“Am sending my daughter, Carolyn June, out to your ranch for a while. She needs a change. She has broke all the he-human hearts in Hartville—that is all of them old enough or young enough to be broke—and is what’s called a love-stimulator and won’t settle. She is twenty-two and it’s time she was calmed. Hoping six months on the Kiowa range will gentle her quite a lot, I am sympathetically your 1/2 brother, Simeon.
Ophelia Cobb, a lady widow, is coming with
her for a chaperon. Beware of both of them. They will
arrive at Eagle Butte the 21st.—S.”
“Gee, it’s a long one!” Chuck said admiringly.
“It’s one of these ‘Night Letters,’” Parker explained.
“I knowed it was bad news,” Skinny exclaimed, “—poor old Heck!”
“Better say, ‘Poor we all!’” Bert declared. “Farewell peace and joy on the Quarter Circle KT!”
“The Lord have mercy on Old Heck!” Charley cried with dramatic fervor.
“Holy smoke,” Parker murmured desperately, “two of them on the twenty-first—and that’s to-morrow!”
A BLUFF CALLED
The Quarter Circle KT was a womanless ranch. Came now, like a bolt from the clear sky or the sudden clang of a fire-alarm bell, the threat of violation of this Eveless Eden by the intrusion of a pair of strange and unknown females. The arrival of the telegram telling of the coming of Carolyn June Dixon, Old Heck’s niece, and Ophelia Cobb, her chaperon, filled with varying emotions the hearts of Old Heck, Parker and the cowboys.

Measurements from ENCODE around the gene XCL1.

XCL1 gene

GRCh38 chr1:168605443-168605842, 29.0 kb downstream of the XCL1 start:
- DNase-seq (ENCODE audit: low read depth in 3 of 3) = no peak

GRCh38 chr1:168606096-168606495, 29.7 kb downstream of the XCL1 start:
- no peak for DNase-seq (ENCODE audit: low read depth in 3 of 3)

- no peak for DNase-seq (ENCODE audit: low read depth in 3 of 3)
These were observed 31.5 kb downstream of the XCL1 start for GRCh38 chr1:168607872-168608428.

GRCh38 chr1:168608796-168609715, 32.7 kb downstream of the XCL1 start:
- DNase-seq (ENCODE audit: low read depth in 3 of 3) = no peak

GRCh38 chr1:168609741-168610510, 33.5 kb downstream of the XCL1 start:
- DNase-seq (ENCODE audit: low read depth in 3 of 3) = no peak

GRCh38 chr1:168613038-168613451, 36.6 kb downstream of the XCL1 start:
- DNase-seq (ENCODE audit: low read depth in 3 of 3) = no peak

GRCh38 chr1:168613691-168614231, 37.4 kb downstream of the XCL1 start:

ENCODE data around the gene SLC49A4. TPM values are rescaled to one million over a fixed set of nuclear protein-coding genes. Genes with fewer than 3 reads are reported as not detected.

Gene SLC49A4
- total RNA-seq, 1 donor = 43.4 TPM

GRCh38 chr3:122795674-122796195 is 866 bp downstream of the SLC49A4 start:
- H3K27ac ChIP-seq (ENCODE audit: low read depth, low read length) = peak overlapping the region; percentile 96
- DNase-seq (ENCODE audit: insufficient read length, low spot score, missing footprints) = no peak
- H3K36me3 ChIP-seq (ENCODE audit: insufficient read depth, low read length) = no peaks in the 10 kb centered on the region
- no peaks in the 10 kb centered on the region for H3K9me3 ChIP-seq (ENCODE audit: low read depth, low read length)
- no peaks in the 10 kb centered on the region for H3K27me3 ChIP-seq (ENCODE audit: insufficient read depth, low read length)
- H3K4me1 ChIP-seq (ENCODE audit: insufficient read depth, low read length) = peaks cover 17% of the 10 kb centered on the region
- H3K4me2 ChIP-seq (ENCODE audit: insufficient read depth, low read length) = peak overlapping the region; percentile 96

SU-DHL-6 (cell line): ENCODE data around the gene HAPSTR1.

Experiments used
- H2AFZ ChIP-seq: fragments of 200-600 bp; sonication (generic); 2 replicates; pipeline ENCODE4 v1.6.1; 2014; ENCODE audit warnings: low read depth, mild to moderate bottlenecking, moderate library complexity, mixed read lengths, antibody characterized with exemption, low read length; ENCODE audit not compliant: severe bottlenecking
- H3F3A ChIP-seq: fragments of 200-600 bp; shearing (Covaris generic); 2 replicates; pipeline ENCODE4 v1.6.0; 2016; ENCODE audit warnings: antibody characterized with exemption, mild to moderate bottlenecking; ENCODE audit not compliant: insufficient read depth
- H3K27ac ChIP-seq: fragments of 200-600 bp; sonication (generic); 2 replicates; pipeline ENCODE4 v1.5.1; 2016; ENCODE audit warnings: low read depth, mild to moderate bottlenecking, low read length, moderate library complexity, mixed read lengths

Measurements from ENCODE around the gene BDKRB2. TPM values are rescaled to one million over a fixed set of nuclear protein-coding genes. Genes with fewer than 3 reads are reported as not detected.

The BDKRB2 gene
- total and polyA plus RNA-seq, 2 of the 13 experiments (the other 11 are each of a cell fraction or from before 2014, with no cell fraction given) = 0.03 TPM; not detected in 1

To Old Heck their presence meant nothing less than calamity. Long years of he-man association had made him dread the petty restraints he imagined would be imposed by intimate contact with womankind. Good lord, a man wouldn’t be able even to cuss freely, and without embarrassment, with a couple of women in the house and prowling around the ranch!
Skinny, Bert, Chuck, Pedro, Charley, the Ramblin’ Kid, even the Chink cook and Parker, quivered with excitement and curiosity behind thinly veiled pretense of fear and horror. Secretly they rejoiced. It was marvelous news borne by the telegram Skinny brought. Here would be diversion ample, unusual, wholly worth while and filled with possibilities of romance as luring as the first glimpse of a strange new land shadowed with mystery and promise of thrilling adventure.
Sing Pete paddled back to the unfinished business of the kitchen, chattering excitedly. The cowboys stood mutely and stared at Old Heck and the fatal slip of yellow paper.
“What’ll I do?” Old Heck asked the group despairingly. “They’ll ruin everything.”
“Can’t you head ’em off, somehow?” Parker suggested.
“Can’t be done. They’re already on their way and probably somewhere this side of Kansas City by now.”
“Find out which train they’re on and let the Ramblin’ Kid and me cut across to the Purgatory River bridge and wreck it,” Skinny Rawlins, always tragic, darkly advised.